Welcome to Educated, Common Sense Parenting! This is my parenting education/commentary blog. Start here and read About This Blog.

I believe too many parents today have let their children rule their households. Their children dictate their daily lives, demand every ounce of their attention and do not show any respect for their parents. This needs to change. The only way to do this is if parents start letting good old common sense start dictating their parenting practices and stop letting their children run the show. You're the parent. Act like one.

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Sunday, August 16, 2009

Back to Work Summary: Week 2

My second week back to work was easier...and harder than Week 1. The most important thing I am learning to do is coming to realize that my family always comes first. It's easy to say and it should be quite obvious, but it's slightly more difficult to actually practice--especially when work seems to consume you.

Emotions: My emotions were a little more even-keeled this week. I got into a routine and I was happy to see both Brooke and Will were adjusting well to being away from home all day. Brookey was a a lot less emotional this week, too. She got into a regular nap pattern at school and has not been talking about wanting to stay home with me anymore! She also comes home well rested which makes for a much easier evening! Because she takes 2 hour naps at school, she has been going to bed later which we are not used to, but it's all working out. The key is she's getting enough sleep so she's not Miss. Drama Queen ever night!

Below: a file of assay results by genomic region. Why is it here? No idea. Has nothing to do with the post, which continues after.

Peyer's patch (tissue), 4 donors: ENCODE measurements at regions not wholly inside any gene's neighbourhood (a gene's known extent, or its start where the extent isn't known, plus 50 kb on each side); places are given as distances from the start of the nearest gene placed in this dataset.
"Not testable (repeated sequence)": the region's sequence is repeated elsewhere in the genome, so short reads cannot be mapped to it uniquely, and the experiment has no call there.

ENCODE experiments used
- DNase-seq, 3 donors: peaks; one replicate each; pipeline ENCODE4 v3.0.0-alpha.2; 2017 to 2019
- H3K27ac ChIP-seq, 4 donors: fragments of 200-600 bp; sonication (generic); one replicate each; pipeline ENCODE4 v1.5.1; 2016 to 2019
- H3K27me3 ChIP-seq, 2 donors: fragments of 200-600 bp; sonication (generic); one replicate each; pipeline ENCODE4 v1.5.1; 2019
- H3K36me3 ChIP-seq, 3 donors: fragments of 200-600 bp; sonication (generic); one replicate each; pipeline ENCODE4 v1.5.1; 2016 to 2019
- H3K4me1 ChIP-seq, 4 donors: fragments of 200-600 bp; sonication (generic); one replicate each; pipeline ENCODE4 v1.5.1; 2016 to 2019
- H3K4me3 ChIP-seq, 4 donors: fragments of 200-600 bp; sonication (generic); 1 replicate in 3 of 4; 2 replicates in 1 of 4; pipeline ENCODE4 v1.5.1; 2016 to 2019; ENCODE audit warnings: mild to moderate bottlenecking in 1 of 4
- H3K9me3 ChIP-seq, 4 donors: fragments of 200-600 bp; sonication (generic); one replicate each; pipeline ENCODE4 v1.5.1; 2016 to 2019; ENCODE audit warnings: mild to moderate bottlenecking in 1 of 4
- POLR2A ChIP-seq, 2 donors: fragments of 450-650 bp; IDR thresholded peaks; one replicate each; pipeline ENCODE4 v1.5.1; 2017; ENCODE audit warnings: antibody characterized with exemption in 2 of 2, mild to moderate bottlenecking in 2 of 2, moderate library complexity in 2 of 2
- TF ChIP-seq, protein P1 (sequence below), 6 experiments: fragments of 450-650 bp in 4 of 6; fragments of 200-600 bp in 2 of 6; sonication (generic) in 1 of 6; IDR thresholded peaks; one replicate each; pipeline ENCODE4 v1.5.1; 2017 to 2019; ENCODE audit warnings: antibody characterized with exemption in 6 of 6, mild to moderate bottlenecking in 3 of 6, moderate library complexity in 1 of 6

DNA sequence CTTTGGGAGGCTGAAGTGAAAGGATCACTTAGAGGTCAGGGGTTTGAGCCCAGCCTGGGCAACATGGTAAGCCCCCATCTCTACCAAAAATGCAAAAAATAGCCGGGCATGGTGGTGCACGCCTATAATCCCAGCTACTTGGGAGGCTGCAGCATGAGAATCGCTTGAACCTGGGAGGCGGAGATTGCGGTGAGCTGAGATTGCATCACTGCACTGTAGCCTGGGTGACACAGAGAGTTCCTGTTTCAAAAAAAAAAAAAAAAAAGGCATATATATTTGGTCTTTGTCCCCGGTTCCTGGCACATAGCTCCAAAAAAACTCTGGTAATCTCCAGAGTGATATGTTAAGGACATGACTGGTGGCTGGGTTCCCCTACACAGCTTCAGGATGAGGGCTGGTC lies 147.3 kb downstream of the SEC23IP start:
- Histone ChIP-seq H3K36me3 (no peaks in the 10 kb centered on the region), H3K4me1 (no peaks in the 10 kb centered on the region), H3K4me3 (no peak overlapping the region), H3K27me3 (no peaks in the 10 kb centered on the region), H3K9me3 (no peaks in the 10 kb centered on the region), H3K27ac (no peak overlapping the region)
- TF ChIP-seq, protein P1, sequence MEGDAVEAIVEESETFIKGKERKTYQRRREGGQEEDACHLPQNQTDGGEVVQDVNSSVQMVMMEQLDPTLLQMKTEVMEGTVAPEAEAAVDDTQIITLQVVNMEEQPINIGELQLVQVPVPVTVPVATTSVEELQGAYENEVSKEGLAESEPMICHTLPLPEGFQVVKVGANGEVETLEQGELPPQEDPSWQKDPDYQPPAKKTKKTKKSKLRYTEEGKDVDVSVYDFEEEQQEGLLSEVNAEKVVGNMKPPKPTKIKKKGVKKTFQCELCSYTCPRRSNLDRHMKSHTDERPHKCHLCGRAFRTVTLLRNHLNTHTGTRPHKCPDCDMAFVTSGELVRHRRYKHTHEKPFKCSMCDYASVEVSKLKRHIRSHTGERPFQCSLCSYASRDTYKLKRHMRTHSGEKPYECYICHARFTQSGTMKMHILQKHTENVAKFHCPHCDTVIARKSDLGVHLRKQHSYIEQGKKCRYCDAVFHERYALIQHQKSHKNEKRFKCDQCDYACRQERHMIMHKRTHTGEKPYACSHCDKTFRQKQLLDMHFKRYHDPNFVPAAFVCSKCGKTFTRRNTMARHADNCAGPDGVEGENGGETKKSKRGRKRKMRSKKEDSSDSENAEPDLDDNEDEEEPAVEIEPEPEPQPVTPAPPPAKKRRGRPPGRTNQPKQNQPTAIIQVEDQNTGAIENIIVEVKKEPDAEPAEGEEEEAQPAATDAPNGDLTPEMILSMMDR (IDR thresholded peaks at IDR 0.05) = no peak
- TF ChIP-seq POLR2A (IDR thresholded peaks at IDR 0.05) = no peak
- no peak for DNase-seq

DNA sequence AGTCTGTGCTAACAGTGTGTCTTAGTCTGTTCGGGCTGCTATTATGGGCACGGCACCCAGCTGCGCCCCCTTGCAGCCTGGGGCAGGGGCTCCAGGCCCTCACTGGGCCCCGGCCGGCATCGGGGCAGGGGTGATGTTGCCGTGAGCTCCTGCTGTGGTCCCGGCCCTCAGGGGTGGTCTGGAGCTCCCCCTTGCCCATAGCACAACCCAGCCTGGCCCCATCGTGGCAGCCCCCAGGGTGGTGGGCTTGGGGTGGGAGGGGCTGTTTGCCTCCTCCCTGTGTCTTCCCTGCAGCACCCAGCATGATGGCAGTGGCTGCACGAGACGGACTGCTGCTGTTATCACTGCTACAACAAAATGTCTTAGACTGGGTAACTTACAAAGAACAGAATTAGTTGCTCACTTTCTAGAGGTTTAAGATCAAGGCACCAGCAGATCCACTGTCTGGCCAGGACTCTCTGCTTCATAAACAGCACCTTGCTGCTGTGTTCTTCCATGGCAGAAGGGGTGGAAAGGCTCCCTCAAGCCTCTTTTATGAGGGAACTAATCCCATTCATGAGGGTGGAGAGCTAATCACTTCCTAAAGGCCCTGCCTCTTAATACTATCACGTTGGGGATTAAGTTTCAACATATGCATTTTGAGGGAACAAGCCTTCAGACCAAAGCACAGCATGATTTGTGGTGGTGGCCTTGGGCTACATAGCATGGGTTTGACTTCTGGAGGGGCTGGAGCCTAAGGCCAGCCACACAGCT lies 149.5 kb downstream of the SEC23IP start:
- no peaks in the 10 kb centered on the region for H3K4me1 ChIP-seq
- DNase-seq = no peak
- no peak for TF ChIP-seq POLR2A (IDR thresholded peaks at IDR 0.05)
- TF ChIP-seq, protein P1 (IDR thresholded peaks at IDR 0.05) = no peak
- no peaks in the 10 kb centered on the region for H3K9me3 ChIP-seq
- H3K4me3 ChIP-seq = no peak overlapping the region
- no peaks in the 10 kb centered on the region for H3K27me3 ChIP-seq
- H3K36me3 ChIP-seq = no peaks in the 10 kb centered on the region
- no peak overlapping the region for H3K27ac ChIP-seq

This week I was also more stressed with work, so I found myself being short and even rude to Brookey. Stress equals a short temper for me. This summer, I hardly ever felt annoyed with Brookey like I did this week. Luckily I was very cognizant of it the moment it happened. The quick fix was just taking a step back and reminding myself that my family comes first. And no matter how stressful things get with work, when I am with my family I need to treat every moment as precious. Just changing my frame of mind seemed to help.

Schedule: Will's schedule is a little off, but I am slowly learning to go with the flow. When I read his schedule from daycare on Tuesday, it looked pretty off and he didn't take a good morning nap. I was a little irritated. But he's sleeping well at night, going to bed at the same time and most of all, is REALLY HAPPY when I pick him up! So I know he's getting enough rest and eating well. So that's what matters. Even when I had him home from the summer, days didn't always go "as planned" no matter how hard I tried. So I can't expect everyday to be exactly perfect and exactly the same. Slowly, I am letting go from my control freakishness about his schedule...

Work: Last weekend was definitely overwhelming. I had a slight nervous breakdown about the craziness of this school year (LOTS of changes)and all the work I was faced with. After having a good cry, I went to bed and it began to look better in the morning. I also took the wise advice of my husband and asked my boss for help. The work I am faced with is definitely not a one person job. One of my weaknesses is that I don't like to ask for help--to me, it's a sign of weakness and potential failure. But I am getting over that, too. I am coming to understand that if I am going to keep my family on the top of my priority list, I need to enlist the help of others and ask for things when I need them.

On the flip side, it was nice to see my colleagues again and have some adult interaction. I know some stay at home moms say they really miss adult interaction. I can't say I really MISSED adult interaction when I was home this summer, but I do like my colleagues and it was nice to see them again.

Although I am extremely, extremely nervous about this coming school year and all of the challenges it presents, I have to say that I am also genuinely EXCITED to see how it will all turn out.

Sunday, August 9, 2009

Back to Work: Week 1 Summary